Technological vulnerabilities are typically most people’s first thought when assessing the potential dangers of new tech. It’s a good instinct – in many respects hardware and software security constitute the first and last line of defense for user data. It’s therefore necessary to pay close attention to the attack surface that wearables present, as it’s larger and more complex than one might expect.

First, there’s the device itself, which could be vulnerable to proximity-based attacks via however it communicates with the outside world. From there, wearables might transmit data to an intermediary device like a smartphone, which itself is vulnerable, after which the data makes its way to permanent, centralized storage on proprietary servers. Each step in this process can be attacked in creative ways via hardware and software, and it’s increasingly likely that bad actors will try due to the richness of the target. Thankfully, standards such as Bluetooth and WiFi have robust security mechanisms to prevent most such attacks, but they’re not perfect. Healthcare data breaches more than doubled from 2013 to 2023, and it’s likely that this trend will be reflected in healthcare-adjacent data, too.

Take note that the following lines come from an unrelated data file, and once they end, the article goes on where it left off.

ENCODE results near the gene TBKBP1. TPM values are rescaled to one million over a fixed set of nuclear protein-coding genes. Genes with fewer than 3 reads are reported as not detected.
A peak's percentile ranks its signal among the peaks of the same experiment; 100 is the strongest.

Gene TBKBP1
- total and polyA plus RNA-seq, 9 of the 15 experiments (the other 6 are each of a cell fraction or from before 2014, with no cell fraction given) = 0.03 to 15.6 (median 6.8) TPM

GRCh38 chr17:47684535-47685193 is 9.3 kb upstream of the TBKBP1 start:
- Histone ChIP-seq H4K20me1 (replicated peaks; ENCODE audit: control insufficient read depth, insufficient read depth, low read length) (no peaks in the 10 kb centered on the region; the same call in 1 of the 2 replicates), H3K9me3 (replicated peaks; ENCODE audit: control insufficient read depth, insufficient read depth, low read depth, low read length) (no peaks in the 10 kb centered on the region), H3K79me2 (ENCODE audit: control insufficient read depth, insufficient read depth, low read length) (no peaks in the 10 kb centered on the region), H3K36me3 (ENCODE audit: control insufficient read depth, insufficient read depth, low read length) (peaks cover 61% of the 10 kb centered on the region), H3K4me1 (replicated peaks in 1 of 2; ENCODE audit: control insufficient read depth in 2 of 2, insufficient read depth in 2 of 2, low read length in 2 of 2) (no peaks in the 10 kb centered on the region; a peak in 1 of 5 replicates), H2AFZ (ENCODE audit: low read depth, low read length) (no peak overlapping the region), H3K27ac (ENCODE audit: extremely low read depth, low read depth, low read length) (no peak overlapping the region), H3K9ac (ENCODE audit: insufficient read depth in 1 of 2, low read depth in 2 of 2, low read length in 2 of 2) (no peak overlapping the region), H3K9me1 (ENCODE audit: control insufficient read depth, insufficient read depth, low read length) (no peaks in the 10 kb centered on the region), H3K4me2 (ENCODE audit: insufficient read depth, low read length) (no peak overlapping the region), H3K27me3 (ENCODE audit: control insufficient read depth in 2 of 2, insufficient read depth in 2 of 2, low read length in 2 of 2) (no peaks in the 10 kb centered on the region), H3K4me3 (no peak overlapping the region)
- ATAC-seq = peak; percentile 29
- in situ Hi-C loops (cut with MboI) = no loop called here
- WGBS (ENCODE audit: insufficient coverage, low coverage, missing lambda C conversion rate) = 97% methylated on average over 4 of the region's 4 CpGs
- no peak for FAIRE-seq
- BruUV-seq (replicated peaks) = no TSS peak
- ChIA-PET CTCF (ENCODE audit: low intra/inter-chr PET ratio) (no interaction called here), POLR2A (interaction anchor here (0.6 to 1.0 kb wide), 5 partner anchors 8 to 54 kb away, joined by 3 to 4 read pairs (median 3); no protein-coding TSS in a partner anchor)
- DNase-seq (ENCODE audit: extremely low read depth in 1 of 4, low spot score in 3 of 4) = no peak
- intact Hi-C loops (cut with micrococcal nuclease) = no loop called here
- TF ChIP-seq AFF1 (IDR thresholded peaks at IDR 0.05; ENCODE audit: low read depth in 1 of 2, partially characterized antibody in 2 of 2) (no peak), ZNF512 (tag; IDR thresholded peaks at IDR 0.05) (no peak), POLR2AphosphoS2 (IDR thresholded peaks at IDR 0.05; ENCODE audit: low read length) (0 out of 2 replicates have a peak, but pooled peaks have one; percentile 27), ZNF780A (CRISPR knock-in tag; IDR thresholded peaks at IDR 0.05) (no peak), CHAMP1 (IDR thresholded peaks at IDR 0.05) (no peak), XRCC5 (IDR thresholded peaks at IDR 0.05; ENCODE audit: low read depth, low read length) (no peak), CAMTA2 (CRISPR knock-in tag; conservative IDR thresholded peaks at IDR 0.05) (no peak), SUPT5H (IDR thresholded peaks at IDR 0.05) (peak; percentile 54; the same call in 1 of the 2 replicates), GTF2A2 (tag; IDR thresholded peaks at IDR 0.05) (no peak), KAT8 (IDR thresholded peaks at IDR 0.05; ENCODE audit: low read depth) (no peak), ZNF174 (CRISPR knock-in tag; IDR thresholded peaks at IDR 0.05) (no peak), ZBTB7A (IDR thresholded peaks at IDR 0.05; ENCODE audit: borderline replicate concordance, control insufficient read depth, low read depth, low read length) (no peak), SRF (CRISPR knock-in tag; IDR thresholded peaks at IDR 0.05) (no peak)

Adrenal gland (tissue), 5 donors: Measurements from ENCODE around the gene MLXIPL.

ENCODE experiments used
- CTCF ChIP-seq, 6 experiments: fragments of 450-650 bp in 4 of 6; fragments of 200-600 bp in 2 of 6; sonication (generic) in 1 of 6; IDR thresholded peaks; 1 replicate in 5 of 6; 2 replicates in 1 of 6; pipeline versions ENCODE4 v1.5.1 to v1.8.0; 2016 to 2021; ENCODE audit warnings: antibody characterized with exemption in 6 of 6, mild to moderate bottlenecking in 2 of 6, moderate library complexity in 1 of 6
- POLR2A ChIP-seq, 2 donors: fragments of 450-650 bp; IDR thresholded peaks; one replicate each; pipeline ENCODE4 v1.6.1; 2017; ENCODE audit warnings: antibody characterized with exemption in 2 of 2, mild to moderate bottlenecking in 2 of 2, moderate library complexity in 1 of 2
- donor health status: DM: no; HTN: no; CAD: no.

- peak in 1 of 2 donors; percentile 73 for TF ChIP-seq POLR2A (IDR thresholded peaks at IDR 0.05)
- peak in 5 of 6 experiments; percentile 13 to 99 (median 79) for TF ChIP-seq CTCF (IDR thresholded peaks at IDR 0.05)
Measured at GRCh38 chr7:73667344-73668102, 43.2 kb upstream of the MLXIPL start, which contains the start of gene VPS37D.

2. Regulatory

As is so often the case, privacy protections have failed to keep pace with advancements in technology, and what protections do exist are piecemeal and surprisingly narrow. Most Americans have a vague sense that their healthcare data is protected (and they’re vaguely correct), while an informed minority know the Health Insurance Portability and Accountability Act (HIPAA) exists to safeguard healthcare data. What’s not commonly understood is that HIPAA applies only to healthcare providers and insurers, and only for personally identifiable records used by those entities. This means there’s a potential regulatory distinction between healthcare data and biometric data produced by a fitness tracker even if the data point being tracked is identical.